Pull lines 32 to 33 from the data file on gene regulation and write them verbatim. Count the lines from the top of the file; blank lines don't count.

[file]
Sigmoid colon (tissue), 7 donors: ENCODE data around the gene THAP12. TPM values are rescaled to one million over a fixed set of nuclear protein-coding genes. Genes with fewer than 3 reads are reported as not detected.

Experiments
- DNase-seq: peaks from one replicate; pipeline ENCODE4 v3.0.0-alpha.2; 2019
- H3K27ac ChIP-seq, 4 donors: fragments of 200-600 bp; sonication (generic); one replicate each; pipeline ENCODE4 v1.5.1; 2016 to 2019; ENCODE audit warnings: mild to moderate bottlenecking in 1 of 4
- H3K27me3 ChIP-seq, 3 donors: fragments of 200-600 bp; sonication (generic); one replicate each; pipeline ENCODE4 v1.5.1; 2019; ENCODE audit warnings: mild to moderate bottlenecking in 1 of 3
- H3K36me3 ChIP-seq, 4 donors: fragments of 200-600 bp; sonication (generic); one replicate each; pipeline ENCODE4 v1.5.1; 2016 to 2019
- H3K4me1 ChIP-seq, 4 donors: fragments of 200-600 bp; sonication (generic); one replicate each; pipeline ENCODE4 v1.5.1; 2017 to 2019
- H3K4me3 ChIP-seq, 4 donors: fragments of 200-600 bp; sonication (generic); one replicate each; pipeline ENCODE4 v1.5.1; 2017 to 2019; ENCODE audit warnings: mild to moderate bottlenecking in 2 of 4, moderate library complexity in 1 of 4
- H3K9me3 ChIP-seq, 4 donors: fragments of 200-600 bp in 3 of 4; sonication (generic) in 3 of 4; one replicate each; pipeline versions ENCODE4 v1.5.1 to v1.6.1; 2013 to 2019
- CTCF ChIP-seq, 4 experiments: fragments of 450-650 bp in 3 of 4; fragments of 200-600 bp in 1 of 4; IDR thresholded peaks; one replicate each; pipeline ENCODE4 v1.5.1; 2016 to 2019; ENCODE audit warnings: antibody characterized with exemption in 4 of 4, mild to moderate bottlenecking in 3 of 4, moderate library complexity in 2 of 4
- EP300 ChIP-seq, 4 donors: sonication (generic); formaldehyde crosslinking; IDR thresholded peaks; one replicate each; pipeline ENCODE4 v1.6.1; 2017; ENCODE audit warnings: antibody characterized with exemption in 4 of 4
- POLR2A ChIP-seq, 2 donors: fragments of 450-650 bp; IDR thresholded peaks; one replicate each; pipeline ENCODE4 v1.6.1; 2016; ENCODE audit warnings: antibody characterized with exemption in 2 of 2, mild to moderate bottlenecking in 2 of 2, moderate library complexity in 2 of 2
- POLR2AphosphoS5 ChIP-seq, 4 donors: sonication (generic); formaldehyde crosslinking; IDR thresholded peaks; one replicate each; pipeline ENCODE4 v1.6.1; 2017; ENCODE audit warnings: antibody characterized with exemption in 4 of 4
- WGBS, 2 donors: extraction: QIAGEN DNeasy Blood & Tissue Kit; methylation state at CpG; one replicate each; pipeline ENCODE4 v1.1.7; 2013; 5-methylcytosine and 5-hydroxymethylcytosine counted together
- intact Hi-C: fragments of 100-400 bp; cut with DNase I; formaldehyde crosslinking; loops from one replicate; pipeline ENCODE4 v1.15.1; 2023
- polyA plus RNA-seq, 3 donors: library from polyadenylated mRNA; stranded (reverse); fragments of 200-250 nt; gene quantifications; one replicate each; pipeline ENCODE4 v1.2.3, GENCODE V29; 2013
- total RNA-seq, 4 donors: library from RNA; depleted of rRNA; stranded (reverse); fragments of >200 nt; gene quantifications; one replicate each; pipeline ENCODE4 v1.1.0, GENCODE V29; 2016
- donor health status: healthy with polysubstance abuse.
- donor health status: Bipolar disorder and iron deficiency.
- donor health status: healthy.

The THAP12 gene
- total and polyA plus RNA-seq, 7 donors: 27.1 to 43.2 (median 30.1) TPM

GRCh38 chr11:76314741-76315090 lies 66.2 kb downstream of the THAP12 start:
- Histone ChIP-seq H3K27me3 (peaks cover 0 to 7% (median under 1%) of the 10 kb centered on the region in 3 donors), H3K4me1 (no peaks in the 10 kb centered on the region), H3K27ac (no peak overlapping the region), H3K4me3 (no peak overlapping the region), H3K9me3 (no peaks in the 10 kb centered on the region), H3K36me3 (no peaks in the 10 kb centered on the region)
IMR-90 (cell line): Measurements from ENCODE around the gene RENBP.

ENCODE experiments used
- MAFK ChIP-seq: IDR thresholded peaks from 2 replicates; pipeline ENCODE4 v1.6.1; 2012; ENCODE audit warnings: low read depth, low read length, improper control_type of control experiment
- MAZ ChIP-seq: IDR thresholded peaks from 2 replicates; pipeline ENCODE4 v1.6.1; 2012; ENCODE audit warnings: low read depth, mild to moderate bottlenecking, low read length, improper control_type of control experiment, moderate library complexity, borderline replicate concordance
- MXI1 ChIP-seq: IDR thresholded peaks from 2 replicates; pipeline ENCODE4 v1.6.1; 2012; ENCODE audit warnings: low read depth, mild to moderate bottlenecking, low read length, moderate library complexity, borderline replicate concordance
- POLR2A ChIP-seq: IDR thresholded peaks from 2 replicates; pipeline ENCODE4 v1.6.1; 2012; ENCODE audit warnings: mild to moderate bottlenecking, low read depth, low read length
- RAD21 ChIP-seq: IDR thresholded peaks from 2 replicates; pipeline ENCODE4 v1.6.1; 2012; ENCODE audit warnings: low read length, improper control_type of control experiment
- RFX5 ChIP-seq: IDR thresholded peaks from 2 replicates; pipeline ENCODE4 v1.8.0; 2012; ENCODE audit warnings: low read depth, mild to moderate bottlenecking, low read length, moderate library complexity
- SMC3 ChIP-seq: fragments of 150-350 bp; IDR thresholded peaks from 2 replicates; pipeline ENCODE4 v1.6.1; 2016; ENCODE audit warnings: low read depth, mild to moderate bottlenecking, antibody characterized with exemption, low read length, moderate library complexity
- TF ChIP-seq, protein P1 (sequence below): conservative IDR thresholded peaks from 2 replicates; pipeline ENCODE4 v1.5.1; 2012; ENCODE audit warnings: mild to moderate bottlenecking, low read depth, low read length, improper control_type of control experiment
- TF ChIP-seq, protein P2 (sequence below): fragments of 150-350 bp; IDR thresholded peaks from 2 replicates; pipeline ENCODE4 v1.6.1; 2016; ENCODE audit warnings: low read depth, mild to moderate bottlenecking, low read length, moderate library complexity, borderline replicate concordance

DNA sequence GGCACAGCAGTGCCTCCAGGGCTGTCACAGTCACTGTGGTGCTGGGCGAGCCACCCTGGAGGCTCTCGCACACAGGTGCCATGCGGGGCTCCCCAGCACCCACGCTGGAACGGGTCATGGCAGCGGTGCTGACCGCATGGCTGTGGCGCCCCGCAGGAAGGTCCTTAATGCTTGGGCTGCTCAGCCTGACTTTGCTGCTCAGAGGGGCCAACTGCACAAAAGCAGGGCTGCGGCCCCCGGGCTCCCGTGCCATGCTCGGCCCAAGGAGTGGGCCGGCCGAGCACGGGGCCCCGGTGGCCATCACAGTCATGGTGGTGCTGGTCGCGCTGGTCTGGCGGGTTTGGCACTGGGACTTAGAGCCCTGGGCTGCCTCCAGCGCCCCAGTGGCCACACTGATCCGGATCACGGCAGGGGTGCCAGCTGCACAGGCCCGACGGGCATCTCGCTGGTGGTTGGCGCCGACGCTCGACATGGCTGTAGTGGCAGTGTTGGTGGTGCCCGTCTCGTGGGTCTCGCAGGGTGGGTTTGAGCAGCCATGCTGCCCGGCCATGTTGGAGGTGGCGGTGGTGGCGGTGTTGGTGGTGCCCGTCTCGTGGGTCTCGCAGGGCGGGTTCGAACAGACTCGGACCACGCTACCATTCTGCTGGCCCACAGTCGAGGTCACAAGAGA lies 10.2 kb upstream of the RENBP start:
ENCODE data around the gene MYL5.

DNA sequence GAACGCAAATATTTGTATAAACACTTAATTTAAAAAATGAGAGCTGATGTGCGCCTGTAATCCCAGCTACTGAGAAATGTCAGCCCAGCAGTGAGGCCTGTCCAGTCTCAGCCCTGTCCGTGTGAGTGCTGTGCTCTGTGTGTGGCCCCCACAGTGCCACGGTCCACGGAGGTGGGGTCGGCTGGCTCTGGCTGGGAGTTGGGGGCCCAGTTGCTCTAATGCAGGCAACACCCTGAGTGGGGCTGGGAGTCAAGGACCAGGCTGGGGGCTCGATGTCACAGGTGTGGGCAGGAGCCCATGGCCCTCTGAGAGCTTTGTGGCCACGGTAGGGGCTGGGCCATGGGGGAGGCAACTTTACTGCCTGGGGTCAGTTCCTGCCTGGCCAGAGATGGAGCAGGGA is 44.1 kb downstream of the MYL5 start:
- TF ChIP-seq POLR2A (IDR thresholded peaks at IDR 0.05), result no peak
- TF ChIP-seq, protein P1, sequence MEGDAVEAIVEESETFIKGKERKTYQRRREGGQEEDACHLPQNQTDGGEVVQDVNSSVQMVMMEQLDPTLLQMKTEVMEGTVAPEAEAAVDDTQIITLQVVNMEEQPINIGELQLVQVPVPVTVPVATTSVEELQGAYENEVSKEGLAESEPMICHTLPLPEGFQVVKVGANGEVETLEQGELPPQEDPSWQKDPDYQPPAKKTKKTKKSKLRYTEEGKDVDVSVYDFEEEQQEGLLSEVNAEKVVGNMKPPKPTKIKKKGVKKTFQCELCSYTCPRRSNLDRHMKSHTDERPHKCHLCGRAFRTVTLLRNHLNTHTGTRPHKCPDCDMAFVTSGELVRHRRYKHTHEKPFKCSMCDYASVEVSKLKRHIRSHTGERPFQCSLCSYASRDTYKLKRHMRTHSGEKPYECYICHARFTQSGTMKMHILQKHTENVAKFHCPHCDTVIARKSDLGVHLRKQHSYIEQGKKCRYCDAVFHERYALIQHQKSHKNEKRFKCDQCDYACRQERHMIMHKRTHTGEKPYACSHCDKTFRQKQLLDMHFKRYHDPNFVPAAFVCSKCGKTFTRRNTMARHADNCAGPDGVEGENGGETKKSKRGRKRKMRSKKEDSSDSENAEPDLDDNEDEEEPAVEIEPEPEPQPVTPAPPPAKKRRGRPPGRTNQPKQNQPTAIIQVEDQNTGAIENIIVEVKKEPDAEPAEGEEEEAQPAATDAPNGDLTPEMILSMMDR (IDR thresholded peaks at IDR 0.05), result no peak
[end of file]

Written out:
- RFX5 ChIP-seq: IDR thresholded peaks from 2 replicates; pipeline ENCODE4 v1.8.0; 2012; ENCODE audit warnings: low read depth, mild to moderate bottlenecking, low read length, moderate library complexity
- SMC3 ChIP-seq: fragments of 150-350 bp; IDR thresholded peaks from 2 replicates; pipeline ENCODE4 v1.6.1; 2016; ENCODE audit warnings: low read depth, mild to moderate bottlenecking, antibody characterized with exemption, low read length, moderate library complexity